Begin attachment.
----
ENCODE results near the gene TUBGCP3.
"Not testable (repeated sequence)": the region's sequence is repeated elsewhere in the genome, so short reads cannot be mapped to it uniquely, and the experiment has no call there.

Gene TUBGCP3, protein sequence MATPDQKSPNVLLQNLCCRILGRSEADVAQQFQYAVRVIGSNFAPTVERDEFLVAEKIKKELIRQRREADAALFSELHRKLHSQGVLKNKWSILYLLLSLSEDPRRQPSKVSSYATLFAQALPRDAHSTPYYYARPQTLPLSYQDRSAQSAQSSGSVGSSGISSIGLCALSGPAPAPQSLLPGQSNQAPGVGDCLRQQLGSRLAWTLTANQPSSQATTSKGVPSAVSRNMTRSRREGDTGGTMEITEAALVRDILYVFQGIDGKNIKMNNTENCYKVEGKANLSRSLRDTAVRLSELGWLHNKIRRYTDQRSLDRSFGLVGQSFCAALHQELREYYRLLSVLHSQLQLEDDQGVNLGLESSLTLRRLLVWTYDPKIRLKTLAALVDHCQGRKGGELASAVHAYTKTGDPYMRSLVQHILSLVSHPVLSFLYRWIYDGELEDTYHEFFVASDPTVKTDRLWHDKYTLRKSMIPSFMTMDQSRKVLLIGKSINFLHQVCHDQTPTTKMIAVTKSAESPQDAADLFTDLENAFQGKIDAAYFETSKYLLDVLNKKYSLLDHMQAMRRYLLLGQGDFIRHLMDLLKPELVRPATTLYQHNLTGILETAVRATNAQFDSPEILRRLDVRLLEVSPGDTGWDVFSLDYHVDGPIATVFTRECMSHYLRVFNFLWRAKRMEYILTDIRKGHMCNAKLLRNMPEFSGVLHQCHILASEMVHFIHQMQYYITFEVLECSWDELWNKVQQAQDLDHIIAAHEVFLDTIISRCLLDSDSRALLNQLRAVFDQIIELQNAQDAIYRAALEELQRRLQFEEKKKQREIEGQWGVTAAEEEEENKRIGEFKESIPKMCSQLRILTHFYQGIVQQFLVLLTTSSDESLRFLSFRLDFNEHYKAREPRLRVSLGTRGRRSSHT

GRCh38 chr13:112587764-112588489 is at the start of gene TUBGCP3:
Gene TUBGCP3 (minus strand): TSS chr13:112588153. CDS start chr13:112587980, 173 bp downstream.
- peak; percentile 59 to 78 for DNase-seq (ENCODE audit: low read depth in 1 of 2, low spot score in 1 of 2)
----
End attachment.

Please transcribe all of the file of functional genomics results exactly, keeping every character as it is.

ENCODE results near the gene TUBGCP3.
"Not testable (repeated sequence)": the region's sequence is repeated elsewhere in the genome, so short reads cannot be mapped to it uniquely, and the experiment has no call there.

Gene TUBGCP3, protein sequence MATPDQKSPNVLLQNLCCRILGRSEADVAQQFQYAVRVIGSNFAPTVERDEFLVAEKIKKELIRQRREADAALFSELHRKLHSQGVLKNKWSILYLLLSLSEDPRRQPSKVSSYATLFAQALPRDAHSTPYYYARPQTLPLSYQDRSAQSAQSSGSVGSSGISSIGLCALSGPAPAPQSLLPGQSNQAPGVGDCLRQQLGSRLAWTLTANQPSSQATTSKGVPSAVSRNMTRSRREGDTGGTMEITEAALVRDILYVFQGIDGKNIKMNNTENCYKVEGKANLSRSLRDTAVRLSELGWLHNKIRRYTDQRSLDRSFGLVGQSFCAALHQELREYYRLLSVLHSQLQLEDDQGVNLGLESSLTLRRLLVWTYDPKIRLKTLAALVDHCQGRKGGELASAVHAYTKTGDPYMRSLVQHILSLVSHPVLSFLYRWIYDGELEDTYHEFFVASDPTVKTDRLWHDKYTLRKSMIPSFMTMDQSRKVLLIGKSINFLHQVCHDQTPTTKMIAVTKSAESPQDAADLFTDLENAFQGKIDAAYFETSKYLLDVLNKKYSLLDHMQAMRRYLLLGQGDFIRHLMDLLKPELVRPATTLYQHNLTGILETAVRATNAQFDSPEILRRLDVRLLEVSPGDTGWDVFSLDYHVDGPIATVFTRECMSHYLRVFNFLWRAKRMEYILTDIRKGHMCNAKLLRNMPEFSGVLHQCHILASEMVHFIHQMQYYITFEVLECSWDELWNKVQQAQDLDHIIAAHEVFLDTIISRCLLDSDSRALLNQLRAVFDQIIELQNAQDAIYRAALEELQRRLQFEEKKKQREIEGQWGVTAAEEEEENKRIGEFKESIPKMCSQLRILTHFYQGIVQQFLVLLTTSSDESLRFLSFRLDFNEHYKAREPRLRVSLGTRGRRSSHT

GRCh38 chr13:112587764-112588489 is at the start of gene TUBGCP3:
Gene TUBGCP3 (minus strand): TSS chr13:112588153. CDS start chr13:112587980, 173 bp downstream.
- peak; percentile 59 to 78 for DNase-seq (ENCODE audit: low read depth in 1 of 2, low spot score in 1 of 2)